well mri is 3D volume, not surface ! also 7T-mri can provide amazing detail with resolution : fraction of the millimeter in voxel size. anatomical scans do not require toxic fluids for contrast etc. and it is noninvasive and safe. bad sides : digestive and respiratory systems are notoriously hard in MRI, though SWIFT seems to mitigate the issue. real-time is challenging due to immense post-processing, though using GPU and distributed-cluster should be a viable option for MRI too.
MRI is great.
MRI is also hideously expensive.
OCT is potentially a lot cheaper than MRI, with faster scanning, but it does have severe limitations as to the depth of objects it can sense.
It's another tool in the arsenal, not a magic bullet.
Agreed with SpeedEvil: it is an exciting but largely complementary technology to MRI or PET...I am editing a book on medical imaging for Wiley, looking for someone to write a chapter on OCT, if interested pls email: firstname.lastname@example.org, Kris
This is not true.
This is not the first real-time OCT.
Too bad they don't cite other works.
Graphics Processing Unit Accelerated Non-uniform fast Fourier transform for ultrahigh-speed, real-time Fourier-domain OCT,” Opt. Exp., vol. 18, Iss. 22, pp. 23472-23487, Oct., 2010
Real-time 4D signal processing and visualization using graphics processing unit on a regular nonlinear-k Fourier-domain OCT system,” Optics Express, Vol. 18, Issue 11, pp. 11772-11784, 2010
I checked the works cited by solarpower44 because I got interested in. Although they actually showed some real-time OCT, I think it is
insufficient for MEDICAL IMAGING both in the image size and the image penetration depth. It seems this work's designs fit a bit better to target medical use as the title shows.
I strongly agree with solarpower44. The FIRST realtime 3D (or 4D)OCT system was developed by the group at Johns Hopkins using GPU for both OCT image reconstruction (A-scan processing)and volume rendering. While this work uses FPGA for reconstruction and GPU volume rendering. The FPGA method has also been tried before [1,2]. Personally I prefer the GPU method with CUDA since it's the most cost effective approach. The FPGA module should also realize the function but it would cost much more money than a regular GPU.
 T. E. Ustun, N. V. Iftimia, R. D. Ferguson, and D. X. Hammer, “Real-time processing for Fourier domain optical coherence tomography using a field programmable gate array,” Review of Scientific Instruments 79, 114301 (2008).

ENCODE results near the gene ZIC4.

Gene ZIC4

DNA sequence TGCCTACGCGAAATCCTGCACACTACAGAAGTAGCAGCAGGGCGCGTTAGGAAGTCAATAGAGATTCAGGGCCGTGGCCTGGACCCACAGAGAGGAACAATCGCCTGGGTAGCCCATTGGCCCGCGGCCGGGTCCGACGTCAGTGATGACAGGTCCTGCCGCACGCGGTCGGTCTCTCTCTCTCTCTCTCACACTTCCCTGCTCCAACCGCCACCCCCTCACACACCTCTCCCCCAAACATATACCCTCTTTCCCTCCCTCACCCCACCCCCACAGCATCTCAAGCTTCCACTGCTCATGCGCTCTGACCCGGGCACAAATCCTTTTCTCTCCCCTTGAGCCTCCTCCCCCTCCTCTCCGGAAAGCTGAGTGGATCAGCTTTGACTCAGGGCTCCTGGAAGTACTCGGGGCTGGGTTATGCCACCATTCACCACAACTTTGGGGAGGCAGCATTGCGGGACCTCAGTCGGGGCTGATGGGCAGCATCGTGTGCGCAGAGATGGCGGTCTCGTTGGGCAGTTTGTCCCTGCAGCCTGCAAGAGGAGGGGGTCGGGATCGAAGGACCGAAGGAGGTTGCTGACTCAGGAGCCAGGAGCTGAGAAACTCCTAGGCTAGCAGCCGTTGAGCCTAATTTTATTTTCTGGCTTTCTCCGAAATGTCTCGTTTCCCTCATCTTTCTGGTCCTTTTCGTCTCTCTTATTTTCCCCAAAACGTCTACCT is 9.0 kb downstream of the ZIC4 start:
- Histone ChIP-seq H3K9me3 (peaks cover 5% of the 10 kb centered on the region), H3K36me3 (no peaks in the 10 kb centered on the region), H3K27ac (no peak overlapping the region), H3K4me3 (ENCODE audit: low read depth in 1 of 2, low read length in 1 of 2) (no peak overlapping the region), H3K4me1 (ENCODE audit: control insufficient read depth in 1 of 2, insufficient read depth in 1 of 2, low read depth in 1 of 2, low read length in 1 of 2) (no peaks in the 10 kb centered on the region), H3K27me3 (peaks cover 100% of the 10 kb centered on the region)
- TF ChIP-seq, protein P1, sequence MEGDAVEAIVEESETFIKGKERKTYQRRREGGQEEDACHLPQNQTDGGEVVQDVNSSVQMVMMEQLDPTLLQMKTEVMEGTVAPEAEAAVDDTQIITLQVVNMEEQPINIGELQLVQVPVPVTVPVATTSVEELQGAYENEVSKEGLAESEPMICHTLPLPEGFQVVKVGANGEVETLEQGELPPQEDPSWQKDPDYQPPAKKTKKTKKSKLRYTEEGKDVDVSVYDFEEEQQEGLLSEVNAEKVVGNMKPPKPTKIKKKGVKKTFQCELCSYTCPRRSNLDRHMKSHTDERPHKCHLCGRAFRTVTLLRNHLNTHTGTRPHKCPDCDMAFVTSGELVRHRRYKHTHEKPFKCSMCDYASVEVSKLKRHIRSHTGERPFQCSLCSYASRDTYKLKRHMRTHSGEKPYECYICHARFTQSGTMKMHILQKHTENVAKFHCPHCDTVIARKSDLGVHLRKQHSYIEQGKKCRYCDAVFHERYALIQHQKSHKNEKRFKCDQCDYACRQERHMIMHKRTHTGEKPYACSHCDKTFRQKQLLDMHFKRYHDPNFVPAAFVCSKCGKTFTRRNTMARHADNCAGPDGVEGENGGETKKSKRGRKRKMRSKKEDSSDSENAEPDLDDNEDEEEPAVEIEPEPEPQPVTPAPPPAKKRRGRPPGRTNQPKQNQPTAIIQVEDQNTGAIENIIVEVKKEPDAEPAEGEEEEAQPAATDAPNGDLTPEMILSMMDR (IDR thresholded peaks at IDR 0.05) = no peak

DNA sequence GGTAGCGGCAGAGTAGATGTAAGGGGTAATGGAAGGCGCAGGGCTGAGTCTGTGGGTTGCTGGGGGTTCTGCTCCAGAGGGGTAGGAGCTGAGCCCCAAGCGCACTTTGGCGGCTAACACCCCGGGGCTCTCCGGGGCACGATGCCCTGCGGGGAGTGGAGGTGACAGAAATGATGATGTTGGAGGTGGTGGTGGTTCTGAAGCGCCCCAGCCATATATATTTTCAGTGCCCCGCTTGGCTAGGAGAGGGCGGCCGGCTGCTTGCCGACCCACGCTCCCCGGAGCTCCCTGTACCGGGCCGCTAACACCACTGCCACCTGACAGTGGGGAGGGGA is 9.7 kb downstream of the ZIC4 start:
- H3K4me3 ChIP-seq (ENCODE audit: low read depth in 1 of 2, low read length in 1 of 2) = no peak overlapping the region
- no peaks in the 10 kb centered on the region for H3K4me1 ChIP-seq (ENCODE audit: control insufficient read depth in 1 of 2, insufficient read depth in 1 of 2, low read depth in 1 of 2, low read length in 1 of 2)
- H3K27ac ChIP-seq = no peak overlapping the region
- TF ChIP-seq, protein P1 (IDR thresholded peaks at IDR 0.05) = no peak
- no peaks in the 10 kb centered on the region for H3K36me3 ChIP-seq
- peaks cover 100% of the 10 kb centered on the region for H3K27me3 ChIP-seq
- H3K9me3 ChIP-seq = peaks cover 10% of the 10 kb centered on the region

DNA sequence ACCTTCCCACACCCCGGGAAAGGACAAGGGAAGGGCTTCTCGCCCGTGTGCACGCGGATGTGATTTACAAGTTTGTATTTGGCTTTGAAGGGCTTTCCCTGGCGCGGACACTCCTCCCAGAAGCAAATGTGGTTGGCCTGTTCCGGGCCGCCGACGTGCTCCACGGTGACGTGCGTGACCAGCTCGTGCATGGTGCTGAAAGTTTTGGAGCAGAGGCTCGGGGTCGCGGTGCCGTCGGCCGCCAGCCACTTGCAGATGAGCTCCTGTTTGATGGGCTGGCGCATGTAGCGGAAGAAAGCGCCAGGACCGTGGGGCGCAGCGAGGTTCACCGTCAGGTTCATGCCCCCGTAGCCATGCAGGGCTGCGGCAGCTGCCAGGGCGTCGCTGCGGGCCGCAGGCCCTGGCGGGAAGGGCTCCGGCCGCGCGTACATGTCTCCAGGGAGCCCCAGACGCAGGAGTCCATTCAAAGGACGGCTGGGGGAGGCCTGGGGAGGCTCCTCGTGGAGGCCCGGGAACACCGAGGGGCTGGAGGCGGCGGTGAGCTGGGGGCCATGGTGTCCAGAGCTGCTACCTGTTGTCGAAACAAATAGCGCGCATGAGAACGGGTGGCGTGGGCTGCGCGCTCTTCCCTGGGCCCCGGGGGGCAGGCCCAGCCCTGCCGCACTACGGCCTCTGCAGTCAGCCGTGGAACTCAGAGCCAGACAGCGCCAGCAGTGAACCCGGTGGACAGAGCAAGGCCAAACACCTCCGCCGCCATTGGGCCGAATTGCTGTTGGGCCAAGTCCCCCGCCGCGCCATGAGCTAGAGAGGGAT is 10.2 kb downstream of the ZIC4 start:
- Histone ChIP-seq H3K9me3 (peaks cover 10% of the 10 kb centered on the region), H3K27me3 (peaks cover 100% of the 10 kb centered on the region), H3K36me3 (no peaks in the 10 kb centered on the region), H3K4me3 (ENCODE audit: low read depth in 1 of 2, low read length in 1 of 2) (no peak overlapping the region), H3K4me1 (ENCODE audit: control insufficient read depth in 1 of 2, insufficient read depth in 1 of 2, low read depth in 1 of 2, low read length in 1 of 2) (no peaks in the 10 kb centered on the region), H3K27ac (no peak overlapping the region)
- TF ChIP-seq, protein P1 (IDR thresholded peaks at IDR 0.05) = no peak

A. E. Desjardins, B. J. Vakoc, M. J. Suter, S. H. Yun, G. J. Tearney, B. E. Bouma, “Real-time FPGA processing for high-speed optical frequency domain imaging,” IEEE Transactions on Medical Imaging 28, 1468-1472 (2009).
This work is surely no better than the examples given by solarpower44, because of the physical/optical feature of OCT imaging itself.
For OCT imaging, which is limited by the scattering of tissue itself, the imaging penetration depth is up to 1~2mm for normal biological tissue and may be up to 10mm for ophthalmological structures like cornea.
The imaging size mentioned by particle60, which called lateral scanning range in OCT, is just determined by the number of A-scans in one volume, which is not related to the imaging processing part.
Overall, OCT is kind of novel and upcoming imaging modality, which high resolution but shallower imaging depth compared to US or CT or MRI. I think the most powerful field for OCT is the ophthalmology applications, since eye itself is the most transparent part within the body.
To @Benchuchu, interesting comments. I am editing a book on medical imaging for Wiley and planning to add OCT to standard modalities (MRI, US, CT etc). Would you be interested in contributing a chapter? email@example.com
What are the engineering and design challenges in creating successful IoT devices? These devices are usually small, resource-constrained electronics designed to sense, collect, send, and/or interpret data. Some of the devices need to be smart enough to act upon data in real time, 24/7. Specifically the guests will discuss sensors, security, and lessons from IoT deployments.